Their businesses and the work they put into them also presented them with opportunities to expand. Miguel brought this entrepreneurial spirit to his dentistry, and the couple started a business importing high-quality dental implants from Israel. Difficulty sourcing nori (dried seaweed) for their sushi stand led to them finding a supplier and then distributing these to other businesses as well. Foodie trips that have let them indulge in the name of research also led to their latest endeavor, launching carbonated cocktail Rio Strong in the Philippines.

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Finally, Kelly and a friend based in Singapore developed a line of bacon-based snacks, which they launched in 2018. Baken products include bacon chips, bacon brittle, bacon jam, and bacon cookies. Their success in Singapore has the business slated to launch in the Philippines, Taiwan, Australia, and New Zealand soon as well—we should see Baken treats in the country this year.

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While their efforts have undeniably rewarded this couple, they are frank about the challenges starting a business can pose, especially when partnering with your spouse.

When asked what they might say to other couples looking to become entrepreneurs, Miguel jokes, “Are you sure you want to?”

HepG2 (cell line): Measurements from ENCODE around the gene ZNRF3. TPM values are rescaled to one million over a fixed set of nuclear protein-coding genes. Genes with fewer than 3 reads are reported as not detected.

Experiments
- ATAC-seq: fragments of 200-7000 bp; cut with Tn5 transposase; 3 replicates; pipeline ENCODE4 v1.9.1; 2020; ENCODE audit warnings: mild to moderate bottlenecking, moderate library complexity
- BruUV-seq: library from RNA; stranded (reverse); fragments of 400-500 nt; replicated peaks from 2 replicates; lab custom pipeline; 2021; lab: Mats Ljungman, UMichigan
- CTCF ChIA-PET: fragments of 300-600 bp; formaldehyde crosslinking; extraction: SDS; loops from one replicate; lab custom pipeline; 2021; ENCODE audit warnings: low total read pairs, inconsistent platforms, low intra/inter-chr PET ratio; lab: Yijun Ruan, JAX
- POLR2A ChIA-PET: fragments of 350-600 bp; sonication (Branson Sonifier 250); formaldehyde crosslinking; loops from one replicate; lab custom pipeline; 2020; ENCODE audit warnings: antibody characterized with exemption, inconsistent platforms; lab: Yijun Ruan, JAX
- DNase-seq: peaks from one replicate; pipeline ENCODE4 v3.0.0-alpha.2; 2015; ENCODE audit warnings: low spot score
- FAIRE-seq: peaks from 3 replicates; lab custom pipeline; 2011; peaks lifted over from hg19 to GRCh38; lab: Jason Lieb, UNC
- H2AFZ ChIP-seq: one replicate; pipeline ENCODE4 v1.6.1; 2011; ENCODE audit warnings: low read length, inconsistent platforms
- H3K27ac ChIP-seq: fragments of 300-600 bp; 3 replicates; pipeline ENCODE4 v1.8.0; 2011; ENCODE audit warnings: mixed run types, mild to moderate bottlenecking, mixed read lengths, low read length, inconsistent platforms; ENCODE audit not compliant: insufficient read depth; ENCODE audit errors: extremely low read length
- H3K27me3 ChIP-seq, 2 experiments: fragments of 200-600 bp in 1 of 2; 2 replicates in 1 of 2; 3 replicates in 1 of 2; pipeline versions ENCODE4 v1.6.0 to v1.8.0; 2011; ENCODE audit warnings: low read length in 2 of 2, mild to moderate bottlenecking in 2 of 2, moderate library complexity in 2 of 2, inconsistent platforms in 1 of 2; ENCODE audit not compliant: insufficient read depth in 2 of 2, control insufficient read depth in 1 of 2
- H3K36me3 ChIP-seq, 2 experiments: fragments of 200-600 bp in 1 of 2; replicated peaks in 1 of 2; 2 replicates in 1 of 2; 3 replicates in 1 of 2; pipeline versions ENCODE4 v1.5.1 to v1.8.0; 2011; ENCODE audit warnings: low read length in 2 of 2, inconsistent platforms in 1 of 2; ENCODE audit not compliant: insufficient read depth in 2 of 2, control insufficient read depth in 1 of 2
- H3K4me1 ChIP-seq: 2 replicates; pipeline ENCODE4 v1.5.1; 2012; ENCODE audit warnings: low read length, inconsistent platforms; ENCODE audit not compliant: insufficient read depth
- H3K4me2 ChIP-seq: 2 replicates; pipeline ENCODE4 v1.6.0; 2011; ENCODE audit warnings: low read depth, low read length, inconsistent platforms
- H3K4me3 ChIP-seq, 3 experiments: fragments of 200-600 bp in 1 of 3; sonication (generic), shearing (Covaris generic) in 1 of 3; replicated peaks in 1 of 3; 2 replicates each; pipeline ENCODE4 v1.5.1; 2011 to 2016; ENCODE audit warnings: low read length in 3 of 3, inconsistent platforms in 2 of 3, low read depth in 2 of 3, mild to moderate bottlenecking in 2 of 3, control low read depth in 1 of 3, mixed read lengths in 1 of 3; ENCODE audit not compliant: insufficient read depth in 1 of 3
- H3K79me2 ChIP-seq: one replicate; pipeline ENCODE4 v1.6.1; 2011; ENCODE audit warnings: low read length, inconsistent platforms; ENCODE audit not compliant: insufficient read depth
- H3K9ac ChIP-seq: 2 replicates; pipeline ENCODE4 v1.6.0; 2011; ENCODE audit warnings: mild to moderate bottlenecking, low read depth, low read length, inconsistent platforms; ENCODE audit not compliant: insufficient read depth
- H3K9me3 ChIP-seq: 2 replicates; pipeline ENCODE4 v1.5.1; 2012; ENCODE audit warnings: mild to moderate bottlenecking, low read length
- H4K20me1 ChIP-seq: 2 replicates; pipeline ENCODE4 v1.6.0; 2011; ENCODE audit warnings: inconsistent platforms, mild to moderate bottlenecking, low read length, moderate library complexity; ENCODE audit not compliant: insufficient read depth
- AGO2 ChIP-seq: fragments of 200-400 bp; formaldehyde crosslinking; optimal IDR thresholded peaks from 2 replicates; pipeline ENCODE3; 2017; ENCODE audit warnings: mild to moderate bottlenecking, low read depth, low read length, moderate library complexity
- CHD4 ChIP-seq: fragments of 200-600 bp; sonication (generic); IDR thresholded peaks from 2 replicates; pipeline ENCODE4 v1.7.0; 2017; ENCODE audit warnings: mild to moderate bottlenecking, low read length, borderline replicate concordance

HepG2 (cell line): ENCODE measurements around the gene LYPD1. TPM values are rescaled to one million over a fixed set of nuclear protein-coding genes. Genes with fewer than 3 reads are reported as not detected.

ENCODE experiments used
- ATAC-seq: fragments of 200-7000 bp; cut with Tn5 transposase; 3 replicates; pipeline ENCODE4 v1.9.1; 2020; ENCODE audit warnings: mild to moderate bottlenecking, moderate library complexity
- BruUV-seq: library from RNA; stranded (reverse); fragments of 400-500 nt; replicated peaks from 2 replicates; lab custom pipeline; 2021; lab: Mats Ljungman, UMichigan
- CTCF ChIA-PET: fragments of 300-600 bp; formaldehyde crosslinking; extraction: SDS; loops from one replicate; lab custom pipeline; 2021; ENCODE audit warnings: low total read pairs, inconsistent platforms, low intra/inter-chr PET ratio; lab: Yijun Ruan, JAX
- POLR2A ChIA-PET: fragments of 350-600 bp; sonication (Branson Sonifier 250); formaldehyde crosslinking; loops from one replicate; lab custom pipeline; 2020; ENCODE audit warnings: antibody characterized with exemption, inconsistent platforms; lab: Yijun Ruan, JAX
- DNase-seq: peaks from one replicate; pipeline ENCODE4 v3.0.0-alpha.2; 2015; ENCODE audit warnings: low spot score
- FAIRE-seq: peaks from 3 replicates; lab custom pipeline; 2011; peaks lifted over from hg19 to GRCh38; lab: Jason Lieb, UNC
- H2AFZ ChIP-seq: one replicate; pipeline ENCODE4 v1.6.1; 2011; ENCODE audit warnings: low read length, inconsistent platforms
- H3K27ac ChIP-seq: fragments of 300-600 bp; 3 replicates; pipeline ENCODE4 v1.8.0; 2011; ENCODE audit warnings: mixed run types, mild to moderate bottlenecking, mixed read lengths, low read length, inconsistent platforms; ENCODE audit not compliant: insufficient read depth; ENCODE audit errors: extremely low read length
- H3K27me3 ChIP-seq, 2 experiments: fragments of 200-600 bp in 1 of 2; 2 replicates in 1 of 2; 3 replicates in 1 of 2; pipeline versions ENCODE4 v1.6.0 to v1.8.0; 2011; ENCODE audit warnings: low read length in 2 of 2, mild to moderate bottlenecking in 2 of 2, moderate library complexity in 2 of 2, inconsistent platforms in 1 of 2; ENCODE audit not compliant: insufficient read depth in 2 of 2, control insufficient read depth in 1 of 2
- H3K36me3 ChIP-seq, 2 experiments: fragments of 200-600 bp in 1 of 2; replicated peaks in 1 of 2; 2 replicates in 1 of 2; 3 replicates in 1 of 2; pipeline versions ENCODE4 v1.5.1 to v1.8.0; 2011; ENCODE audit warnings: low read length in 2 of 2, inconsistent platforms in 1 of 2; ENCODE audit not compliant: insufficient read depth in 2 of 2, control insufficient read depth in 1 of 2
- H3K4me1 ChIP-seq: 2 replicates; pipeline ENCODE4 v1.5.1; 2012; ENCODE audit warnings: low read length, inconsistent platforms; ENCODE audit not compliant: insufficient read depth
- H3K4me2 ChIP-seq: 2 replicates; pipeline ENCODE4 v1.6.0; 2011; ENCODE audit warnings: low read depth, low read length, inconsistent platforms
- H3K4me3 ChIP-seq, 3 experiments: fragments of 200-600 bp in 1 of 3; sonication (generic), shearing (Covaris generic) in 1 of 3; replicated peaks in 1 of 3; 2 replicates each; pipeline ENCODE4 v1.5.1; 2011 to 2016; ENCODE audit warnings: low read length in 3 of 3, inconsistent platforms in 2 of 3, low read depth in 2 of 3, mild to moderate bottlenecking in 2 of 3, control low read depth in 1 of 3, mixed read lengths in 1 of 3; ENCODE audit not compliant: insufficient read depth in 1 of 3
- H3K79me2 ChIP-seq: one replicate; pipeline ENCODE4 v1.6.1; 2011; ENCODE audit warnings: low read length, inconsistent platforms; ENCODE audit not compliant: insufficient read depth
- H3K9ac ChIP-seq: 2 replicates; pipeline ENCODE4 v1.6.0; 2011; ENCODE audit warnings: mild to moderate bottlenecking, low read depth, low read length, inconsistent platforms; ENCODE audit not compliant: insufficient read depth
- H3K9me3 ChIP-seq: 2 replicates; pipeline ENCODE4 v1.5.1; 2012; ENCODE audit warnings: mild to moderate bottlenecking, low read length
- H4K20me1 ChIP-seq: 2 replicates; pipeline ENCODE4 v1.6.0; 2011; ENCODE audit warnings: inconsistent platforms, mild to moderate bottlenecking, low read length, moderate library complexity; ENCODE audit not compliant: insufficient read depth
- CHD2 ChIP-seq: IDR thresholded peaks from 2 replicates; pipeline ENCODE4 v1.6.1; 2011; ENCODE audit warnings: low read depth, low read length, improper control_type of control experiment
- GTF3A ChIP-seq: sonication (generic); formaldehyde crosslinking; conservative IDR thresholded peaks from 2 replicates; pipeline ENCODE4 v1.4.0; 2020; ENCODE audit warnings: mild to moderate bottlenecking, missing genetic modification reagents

“It's a lot of work,” Kelly says. “You just have to really put time and effort into it.”

Miguel advocates discipline and knowing your priorities. “Kidding aside, it’s doable as long as both of you make sure that you set boundaries. Make it a point to put your relationship over business.”

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Kelly agrees wholeheartedly. “This, your business, could fail, right? And marriages can also fail. So choose your battles [and ask if you’d rather] have a failed business or a failed marriage. Or both.”

She stresses the importance of talking to each other. “Communicate openly always and in all ways. Respect your partner and strive to still grow as individuals. It easier to salvage a damaged business than fix a broken relationship.”